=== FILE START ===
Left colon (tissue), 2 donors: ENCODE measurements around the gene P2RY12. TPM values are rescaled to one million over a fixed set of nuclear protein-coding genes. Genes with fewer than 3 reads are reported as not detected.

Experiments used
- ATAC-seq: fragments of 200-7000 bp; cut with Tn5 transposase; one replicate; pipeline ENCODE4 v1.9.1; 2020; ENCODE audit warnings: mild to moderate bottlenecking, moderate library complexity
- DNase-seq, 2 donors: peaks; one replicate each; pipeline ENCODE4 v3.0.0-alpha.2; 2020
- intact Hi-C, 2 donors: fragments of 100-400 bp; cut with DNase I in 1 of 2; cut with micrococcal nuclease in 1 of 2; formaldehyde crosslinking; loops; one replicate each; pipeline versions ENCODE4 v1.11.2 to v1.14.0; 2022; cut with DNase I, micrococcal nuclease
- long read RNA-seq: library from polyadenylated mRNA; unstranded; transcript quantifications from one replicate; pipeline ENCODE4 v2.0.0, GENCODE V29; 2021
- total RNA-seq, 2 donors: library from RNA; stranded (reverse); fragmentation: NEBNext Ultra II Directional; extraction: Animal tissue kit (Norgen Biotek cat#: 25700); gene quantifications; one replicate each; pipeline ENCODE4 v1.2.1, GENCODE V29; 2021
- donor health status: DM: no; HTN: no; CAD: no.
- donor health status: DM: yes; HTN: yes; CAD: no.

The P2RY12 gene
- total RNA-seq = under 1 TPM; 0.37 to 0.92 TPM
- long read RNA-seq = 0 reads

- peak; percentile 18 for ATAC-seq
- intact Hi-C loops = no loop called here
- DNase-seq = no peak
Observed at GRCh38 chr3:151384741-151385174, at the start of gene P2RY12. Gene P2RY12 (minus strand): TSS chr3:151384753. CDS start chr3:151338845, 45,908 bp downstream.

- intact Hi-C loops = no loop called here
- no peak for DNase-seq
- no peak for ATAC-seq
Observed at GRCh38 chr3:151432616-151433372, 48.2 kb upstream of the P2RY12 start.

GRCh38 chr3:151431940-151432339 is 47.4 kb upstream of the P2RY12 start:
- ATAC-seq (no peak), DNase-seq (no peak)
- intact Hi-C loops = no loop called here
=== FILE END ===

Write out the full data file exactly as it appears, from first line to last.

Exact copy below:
Left colon (tissue), 2 donors: ENCODE measurements around the gene P2RY12. TPM values are rescaled to one million over a fixed set of nuclear protein-coding genes. Genes with fewer than 3 reads are reported as not detected.

Experiments used
- ATAC-seq: fragments of 200-7000 bp; cut with Tn5 transposase; one replicate; pipeline ENCODE4 v1.9.1; 2020; ENCODE audit warnings: mild to moderate bottlenecking, moderate library complexity
- DNase-seq, 2 donors: peaks; one replicate each; pipeline ENCODE4 v3.0.0-alpha.2; 2020
- intact Hi-C, 2 donors: fragments of 100-400 bp; cut with DNase I in 1 of 2; cut with micrococcal nuclease in 1 of 2; formaldehyde crosslinking; loops; one replicate each; pipeline versions ENCODE4 v1.11.2 to v1.14.0; 2022; cut with DNase I, micrococcal nuclease
- long read RNA-seq: library from polyadenylated mRNA; unstranded; transcript quantifications from one replicate; pipeline ENCODE4 v2.0.0, GENCODE V29; 2021
- total RNA-seq, 2 donors: library from RNA; stranded (reverse); fragmentation: NEBNext Ultra II Directional; extraction: Animal tissue kit (Norgen Biotek cat#: 25700); gene quantifications; one replicate each; pipeline ENCODE4 v1.2.1, GENCODE V29; 2021
- donor health status: DM: no; HTN: no; CAD: no.
- donor health status: DM: yes; HTN: yes; CAD: no.

The P2RY12 gene
- total RNA-seq = under 1 TPM; 0.37 to 0.92 TPM
- long read RNA-seq = 0 reads

- peak; percentile 18 for ATAC-seq
- intact Hi-C loops = no loop called here
- DNase-seq = no peak
Observed at GRCh38 chr3:151384741-151385174, at the start of gene P2RY12. Gene P2RY12 (minus strand): TSS chr3:151384753. CDS start chr3:151338845, 45,908 bp downstream.

- intact Hi-C loops = no loop called here
- no peak for DNase-seq
- no peak for ATAC-seq
Observed at GRCh38 chr3:151432616-151433372, 48.2 kb upstream of the P2RY12 start.

GRCh38 chr3:151431940-151432339 is 47.4 kb upstream of the P2RY12 start:
- ATAC-seq (no peak), DNase-seq (no peak)
- intact Hi-C loops = no loop called here